Big Charlie reflects on one of his toughest All Blacks outings

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James Mortimer     10 Sep 2013     Getty Images

Playing in his 10th Test, the Blues front row forward admitted that it wasn’t easy against a powerful Argentine scrum that seemed to take offence when the All Blacks shoved.

As a consequence, the likes of Faumuina had one of their toughest Tests, especially considering the selectors made the Blues number three the bedrock, with Dane Coles and Wyatt Crockett coming off the bench to replace Andrew Hore and Tony Woodcock respectively.

Faumuina was required to play on.

“I was looking to the sidelines after 50 or 60, thinking I was going to come off, but obviously the coaches were happy with what I was doing,” he said.

The 26-year-old giant is no stranger to the Pumas, making his Test debut against Argentina the year before, and hailed them as one of his toughest ever opponents.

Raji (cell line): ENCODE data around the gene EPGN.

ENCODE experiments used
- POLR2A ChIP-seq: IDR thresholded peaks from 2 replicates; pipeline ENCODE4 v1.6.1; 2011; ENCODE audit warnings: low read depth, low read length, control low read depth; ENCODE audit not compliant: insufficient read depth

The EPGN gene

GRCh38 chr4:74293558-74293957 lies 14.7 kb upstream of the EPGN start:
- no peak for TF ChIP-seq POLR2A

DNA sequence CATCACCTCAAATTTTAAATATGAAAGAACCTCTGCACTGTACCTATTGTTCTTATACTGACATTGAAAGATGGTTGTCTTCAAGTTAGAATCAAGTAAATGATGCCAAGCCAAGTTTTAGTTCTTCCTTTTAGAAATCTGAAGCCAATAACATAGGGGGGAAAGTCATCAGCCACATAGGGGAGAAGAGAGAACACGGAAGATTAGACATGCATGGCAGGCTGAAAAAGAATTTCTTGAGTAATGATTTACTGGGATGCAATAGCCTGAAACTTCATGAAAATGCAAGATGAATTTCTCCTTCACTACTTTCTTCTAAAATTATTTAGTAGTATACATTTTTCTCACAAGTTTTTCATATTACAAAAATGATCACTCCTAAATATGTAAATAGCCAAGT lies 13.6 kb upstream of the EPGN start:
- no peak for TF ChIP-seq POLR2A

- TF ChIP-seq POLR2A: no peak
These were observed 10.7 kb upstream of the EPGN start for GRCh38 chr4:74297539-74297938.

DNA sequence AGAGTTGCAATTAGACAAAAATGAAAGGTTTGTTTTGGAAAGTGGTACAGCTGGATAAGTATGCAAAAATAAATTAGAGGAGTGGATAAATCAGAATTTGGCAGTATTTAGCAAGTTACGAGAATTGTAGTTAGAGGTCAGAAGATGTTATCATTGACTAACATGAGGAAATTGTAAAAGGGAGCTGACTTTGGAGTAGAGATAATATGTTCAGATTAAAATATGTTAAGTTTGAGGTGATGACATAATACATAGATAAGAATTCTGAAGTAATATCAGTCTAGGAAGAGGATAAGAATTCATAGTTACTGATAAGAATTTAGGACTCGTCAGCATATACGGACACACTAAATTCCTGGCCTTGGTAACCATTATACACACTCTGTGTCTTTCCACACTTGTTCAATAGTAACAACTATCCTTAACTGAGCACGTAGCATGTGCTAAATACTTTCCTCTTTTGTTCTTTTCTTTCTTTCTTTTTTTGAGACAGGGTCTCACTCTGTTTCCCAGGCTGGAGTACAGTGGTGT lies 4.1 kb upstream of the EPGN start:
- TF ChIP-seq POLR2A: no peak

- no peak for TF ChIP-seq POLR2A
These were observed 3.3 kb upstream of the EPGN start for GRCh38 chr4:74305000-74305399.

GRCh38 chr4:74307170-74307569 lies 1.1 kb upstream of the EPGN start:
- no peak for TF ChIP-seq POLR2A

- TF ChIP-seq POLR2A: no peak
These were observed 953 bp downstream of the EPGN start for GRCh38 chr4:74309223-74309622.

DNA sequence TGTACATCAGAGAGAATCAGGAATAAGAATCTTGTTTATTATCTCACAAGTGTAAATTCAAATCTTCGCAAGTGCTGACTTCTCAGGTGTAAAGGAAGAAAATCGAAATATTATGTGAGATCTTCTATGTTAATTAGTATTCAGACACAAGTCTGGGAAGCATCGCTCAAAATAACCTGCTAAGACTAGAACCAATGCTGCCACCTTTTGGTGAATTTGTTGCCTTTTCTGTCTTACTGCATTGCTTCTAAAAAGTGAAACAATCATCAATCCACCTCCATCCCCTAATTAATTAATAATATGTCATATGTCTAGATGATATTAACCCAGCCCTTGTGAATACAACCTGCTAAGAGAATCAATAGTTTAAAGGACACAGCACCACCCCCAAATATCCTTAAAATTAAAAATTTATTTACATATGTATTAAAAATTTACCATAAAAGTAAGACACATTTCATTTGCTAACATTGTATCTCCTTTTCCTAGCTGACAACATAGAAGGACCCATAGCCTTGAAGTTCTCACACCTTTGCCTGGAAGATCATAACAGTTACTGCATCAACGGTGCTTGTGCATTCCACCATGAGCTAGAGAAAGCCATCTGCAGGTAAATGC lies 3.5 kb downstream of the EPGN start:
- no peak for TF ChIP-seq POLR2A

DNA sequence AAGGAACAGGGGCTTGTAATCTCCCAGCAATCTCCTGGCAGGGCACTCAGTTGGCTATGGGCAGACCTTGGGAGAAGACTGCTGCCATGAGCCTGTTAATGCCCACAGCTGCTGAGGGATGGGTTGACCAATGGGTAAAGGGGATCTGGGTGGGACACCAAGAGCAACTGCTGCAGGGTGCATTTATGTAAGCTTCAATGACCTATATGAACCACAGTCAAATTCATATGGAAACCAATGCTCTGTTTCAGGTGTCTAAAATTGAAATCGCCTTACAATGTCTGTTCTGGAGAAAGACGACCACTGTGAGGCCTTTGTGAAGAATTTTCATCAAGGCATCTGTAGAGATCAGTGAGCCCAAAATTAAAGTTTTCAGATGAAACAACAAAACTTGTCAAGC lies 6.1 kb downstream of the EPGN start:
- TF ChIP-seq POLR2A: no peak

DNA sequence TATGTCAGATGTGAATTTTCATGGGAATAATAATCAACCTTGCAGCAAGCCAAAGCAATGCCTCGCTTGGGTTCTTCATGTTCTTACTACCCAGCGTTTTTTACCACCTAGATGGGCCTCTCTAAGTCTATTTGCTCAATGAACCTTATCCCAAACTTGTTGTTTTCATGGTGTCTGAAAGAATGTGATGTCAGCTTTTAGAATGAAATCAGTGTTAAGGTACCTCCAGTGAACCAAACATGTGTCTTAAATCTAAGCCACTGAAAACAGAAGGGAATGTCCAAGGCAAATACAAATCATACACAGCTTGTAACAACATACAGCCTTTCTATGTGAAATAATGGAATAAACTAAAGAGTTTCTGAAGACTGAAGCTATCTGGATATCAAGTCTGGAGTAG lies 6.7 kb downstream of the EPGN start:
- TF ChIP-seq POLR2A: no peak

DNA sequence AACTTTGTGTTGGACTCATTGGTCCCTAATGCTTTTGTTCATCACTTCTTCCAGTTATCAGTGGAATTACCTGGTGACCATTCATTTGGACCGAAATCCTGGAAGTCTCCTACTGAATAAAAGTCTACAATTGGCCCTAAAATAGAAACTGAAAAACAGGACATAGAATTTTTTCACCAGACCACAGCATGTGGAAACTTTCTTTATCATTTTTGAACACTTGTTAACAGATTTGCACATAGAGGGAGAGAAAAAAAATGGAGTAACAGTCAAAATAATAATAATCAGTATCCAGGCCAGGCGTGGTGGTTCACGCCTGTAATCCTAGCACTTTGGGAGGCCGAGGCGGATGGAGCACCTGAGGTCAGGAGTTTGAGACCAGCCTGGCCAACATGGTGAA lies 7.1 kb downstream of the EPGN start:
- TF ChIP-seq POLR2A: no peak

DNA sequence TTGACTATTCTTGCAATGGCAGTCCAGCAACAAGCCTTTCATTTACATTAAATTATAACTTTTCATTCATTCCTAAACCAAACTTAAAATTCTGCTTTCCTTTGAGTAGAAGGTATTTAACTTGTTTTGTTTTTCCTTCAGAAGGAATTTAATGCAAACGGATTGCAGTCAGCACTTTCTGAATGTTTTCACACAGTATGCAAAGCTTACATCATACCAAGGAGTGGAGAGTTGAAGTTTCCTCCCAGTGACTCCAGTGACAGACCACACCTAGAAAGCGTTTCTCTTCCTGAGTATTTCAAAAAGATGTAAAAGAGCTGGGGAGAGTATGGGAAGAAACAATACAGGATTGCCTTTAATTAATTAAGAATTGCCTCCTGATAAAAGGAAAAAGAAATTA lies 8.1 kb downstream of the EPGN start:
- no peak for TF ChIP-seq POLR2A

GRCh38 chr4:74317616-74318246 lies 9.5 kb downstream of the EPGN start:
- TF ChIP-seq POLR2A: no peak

“It was a tough night, tougher at scrum time,” he said.

“Credit to Argentina. We as a unit knew what they were going to bring, but we did the work we needed to as a team.

“Set piece wise, it was probably the toughest match I’ve ever encountered

The 10-Test All Black also joined many of his team-mates in criticising the fact that the team didn’t adjust to the conditions, with the likes of Steve Hansen and Aaron Smith suggesting that the side didn’t strike the right balance.

“Obviously we knew it was going to rain, but we didn’t adapt as well as we should have in these conditions,” Faumuina said.

There was also the notable depowering of the scrum from the team that had to feed the ball, and it was noted that if anything the hookers were wary to destabilise the hit as they must rake the ball while their opposite front row turns on the heat.

Faumuina said that the team was working to overcome this, with the Pumas presenting the World Champion’s scrum with a slight reality check after they were dominant against the Wallabies.

“You’ve got to adapt to it (the feed), both hookers are a bit scared to hook as the pressure can come off,” he said.

“We’re working on techniques to overcome that.”